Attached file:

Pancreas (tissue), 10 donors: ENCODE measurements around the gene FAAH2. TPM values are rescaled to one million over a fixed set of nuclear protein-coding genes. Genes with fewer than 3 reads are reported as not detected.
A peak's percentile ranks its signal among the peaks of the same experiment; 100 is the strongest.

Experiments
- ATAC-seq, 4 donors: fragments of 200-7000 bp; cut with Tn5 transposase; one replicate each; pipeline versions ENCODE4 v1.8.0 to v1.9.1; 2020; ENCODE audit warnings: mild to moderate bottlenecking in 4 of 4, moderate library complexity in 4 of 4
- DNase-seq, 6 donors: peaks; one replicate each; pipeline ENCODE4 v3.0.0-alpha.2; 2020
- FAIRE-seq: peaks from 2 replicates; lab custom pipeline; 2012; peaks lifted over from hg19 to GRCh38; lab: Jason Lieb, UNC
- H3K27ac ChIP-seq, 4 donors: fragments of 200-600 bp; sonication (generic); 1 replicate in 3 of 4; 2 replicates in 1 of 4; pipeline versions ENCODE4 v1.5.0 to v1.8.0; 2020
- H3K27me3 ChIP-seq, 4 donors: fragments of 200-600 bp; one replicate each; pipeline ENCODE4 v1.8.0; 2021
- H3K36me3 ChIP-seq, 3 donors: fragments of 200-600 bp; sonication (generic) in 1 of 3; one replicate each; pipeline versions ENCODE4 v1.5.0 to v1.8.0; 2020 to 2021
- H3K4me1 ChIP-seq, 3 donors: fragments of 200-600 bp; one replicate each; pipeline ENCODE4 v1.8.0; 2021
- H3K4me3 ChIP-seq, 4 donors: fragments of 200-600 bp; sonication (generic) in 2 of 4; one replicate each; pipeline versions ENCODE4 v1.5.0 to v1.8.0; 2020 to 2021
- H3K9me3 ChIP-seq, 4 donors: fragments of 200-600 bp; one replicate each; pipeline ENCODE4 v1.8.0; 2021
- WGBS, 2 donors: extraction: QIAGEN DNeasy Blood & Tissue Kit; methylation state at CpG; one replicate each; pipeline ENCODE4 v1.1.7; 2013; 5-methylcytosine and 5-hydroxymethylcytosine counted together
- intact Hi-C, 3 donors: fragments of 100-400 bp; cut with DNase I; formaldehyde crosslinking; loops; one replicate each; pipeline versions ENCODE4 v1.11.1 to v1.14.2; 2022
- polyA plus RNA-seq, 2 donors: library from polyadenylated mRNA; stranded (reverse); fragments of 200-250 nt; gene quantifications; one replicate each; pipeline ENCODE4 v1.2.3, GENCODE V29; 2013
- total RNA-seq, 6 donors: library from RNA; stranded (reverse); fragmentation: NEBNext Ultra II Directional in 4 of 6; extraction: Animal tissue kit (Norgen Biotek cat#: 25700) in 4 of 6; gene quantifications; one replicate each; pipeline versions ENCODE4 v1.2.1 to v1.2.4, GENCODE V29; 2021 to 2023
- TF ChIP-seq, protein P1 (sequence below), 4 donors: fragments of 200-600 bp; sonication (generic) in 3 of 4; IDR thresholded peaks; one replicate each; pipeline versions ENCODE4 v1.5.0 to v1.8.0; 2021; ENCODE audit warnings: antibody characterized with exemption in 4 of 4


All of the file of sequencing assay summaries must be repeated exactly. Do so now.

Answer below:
Pancreas (tissue), 10 donors: ENCODE measurements around the gene FAAH2. TPM values are rescaled to one million over a fixed set of nuclear protein-coding genes. Genes with fewer than 3 reads are reported as not detected.
A peak's percentile ranks its signal among the peaks of the same experiment; 100 is the strongest.

Experiments
- ATAC-seq, 4 donors: fragments of 200-7000 bp; cut with Tn5 transposase; one replicate each; pipeline versions ENCODE4 v1.8.0 to v1.9.1; 2020; ENCODE audit warnings: mild to moderate bottlenecking in 4 of 4, moderate library complexity in 4 of 4
- DNase-seq, 6 donors: peaks; one replicate each; pipeline ENCODE4 v3.0.0-alpha.2; 2020
- FAIRE-seq: peaks from 2 replicates; lab custom pipeline; 2012; peaks lifted over from hg19 to GRCh38; lab: Jason Lieb, UNC
- H3K27ac ChIP-seq, 4 donors: fragments of 200-600 bp; sonication (generic); 1 replicate in 3 of 4; 2 replicates in 1 of 4; pipeline versions ENCODE4 v1.5.0 to v1.8.0; 2020
- H3K27me3 ChIP-seq, 4 donors: fragments of 200-600 bp; one replicate each; pipeline ENCODE4 v1.8.0; 2021
- H3K36me3 ChIP-seq, 3 donors: fragments of 200-600 bp; sonication (generic) in 1 of 3; one replicate each; pipeline versions ENCODE4 v1.5.0 to v1.8.0; 2020 to 2021
- H3K4me1 ChIP-seq, 3 donors: fragments of 200-600 bp; one replicate each; pipeline ENCODE4 v1.8.0; 2021
- H3K4me3 ChIP-seq, 4 donors: fragments of 200-600 bp; sonication (generic) in 2 of 4; one replicate each; pipeline versions ENCODE4 v1.5.0 to v1.8.0; 2020 to 2021
- H3K9me3 ChIP-seq, 4 donors: fragments of 200-600 bp; one replicate each; pipeline ENCODE4 v1.8.0; 2021
- WGBS, 2 donors: extraction: QIAGEN DNeasy Blood & Tissue Kit; methylation state at CpG; one replicate each; pipeline ENCODE4 v1.1.7; 2013; 5-methylcytosine and 5-hydroxymethylcytosine counted together
- intact Hi-C, 3 donors: fragments of 100-400 bp; cut with DNase I; formaldehyde crosslinking; loops; one replicate each; pipeline versions ENCODE4 v1.11.1 to v1.14.2; 2022
- polyA plus RNA-seq, 2 donors: library from polyadenylated mRNA; stranded (reverse); fragments of 200-250 nt; gene quantifications; one replicate each; pipeline ENCODE4 v1.2.3, GENCODE V29; 2013
- total RNA-seq, 6 donors: library from RNA; stranded (reverse); fragmentation: NEBNext Ultra II Directional in 4 of 6; extraction: Animal tissue kit (Norgen Biotek cat#: 25700) in 4 of 6; gene quantifications; one replicate each; pipeline versions ENCODE4 v1.2.1 to v1.2.4, GENCODE V29; 2021 to 2023
- TF ChIP-seq, protein P1 (sequence below), 4 donors: fragments of 200-600 bp; sonication (generic) in 3 of 4; IDR thresholded peaks; one replicate each; pipeline versions ENCODE4 v1.5.0 to v1.8.0; 2021; ENCODE audit warnings: antibody characterized with exemption in 4 of 4